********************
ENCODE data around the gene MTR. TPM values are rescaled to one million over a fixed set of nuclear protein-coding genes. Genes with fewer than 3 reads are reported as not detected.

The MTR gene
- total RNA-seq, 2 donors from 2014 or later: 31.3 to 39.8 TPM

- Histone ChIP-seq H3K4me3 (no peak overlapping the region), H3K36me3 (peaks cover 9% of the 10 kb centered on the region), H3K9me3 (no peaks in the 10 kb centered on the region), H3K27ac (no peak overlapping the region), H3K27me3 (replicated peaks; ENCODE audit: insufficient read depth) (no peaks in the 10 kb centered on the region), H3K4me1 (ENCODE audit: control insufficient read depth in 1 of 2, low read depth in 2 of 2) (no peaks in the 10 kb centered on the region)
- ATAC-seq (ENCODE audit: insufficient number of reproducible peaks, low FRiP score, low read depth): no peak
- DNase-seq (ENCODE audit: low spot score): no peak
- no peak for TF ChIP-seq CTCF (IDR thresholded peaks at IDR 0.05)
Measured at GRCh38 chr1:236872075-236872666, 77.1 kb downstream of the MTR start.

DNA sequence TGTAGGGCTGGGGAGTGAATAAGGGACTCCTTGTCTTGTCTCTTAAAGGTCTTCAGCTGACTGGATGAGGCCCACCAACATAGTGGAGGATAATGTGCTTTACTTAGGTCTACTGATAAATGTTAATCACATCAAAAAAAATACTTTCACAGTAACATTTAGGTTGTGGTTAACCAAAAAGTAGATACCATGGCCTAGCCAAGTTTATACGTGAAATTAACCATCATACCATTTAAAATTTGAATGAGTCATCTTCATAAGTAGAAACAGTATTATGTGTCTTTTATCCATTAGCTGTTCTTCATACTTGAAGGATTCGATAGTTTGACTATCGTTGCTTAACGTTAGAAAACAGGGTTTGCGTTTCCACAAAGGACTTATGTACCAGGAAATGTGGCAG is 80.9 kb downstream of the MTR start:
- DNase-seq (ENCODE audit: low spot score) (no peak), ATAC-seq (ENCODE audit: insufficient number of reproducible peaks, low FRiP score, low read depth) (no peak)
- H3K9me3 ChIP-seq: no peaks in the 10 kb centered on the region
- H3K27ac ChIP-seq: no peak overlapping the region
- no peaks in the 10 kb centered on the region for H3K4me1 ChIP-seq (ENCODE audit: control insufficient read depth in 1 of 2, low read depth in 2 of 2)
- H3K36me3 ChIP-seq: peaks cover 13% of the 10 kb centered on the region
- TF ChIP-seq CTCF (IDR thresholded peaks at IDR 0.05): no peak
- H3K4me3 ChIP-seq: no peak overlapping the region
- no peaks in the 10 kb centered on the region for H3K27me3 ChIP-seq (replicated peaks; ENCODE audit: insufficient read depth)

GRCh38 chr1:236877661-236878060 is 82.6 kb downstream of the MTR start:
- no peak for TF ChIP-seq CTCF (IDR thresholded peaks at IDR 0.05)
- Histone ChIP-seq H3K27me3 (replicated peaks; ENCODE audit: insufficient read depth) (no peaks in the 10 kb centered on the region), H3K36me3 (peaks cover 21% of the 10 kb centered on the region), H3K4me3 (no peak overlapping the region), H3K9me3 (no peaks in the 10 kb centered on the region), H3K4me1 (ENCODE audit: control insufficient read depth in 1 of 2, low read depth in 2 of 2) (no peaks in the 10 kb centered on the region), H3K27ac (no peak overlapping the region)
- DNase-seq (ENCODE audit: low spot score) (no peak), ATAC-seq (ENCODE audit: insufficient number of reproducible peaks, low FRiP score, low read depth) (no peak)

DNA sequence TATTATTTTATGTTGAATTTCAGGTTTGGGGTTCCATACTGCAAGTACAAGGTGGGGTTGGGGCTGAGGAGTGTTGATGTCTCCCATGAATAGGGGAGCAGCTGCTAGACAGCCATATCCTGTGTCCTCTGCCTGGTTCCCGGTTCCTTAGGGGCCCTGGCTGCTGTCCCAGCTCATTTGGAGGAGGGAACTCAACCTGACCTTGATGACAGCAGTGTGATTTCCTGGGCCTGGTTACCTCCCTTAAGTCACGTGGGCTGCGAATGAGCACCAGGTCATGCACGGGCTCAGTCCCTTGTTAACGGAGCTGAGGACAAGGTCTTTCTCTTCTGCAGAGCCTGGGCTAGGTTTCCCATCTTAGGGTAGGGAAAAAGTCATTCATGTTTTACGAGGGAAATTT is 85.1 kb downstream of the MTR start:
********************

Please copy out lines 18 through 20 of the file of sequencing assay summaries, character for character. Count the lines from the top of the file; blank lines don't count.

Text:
GRCh38 chr1:236877661-236878060 is 82.6 kb downstream of the MTR start:
- no peak for TF ChIP-seq CTCF (IDR thresholded peaks at IDR 0.05)
- Histone ChIP-seq H3K27me3 (replicated peaks; ENCODE audit: insufficient read depth) (no peaks in the 10 kb centered on the region), H3K36me3 (peaks cover 21% of the 10 kb centered on the region), H3K4me3 (no peak overlapping the region), H3K9me3 (no peaks in the 10 kb centered on the region), H3K4me1 (ENCODE audit: control insufficient read depth in 1 of 2, low read depth in 2 of 2) (no peaks in the 10 kb centered on the region), H3K27ac (no peak overlapping the region)